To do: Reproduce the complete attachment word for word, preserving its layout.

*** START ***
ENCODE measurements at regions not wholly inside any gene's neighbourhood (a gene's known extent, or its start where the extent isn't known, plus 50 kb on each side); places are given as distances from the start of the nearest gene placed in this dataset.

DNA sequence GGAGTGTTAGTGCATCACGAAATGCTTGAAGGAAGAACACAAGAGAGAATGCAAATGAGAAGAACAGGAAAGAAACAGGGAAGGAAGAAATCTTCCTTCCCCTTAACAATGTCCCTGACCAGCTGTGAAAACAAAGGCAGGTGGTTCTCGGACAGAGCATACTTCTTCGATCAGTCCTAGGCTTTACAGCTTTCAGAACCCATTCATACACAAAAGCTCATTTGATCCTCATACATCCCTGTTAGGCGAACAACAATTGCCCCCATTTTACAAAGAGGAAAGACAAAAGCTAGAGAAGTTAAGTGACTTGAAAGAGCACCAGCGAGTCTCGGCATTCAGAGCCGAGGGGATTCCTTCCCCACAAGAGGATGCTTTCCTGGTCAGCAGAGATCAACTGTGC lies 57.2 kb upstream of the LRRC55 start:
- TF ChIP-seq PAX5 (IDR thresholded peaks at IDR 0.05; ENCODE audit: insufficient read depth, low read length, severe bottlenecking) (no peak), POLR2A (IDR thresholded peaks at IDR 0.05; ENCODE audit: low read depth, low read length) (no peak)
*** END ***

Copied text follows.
ENCODE measurements at regions not wholly inside any gene's neighbourhood (a gene's known extent, or its start where the extent isn't known, plus 50 kb on each side); places are given as distances from the start of the nearest gene placed in this dataset.

DNA sequence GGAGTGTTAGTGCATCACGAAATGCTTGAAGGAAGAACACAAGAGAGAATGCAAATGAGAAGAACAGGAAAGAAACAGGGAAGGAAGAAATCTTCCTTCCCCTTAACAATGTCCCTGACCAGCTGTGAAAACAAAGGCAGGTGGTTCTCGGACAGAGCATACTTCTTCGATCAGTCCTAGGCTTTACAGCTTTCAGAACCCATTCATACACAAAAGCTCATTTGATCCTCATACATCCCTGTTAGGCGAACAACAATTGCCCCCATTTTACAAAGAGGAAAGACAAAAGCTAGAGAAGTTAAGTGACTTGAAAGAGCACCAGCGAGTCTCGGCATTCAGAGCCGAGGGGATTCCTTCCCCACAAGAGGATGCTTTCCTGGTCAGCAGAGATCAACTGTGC lies 57.2 kb upstream of the LRRC55 start:
- TF ChIP-seq PAX5 (IDR thresholded peaks at IDR 0.05; ENCODE audit: insufficient read depth, low read length, severe bottlenecking) (no peak), POLR2A (IDR thresholded peaks at IDR 0.05; ENCODE audit: low read depth, low read length) (no peak)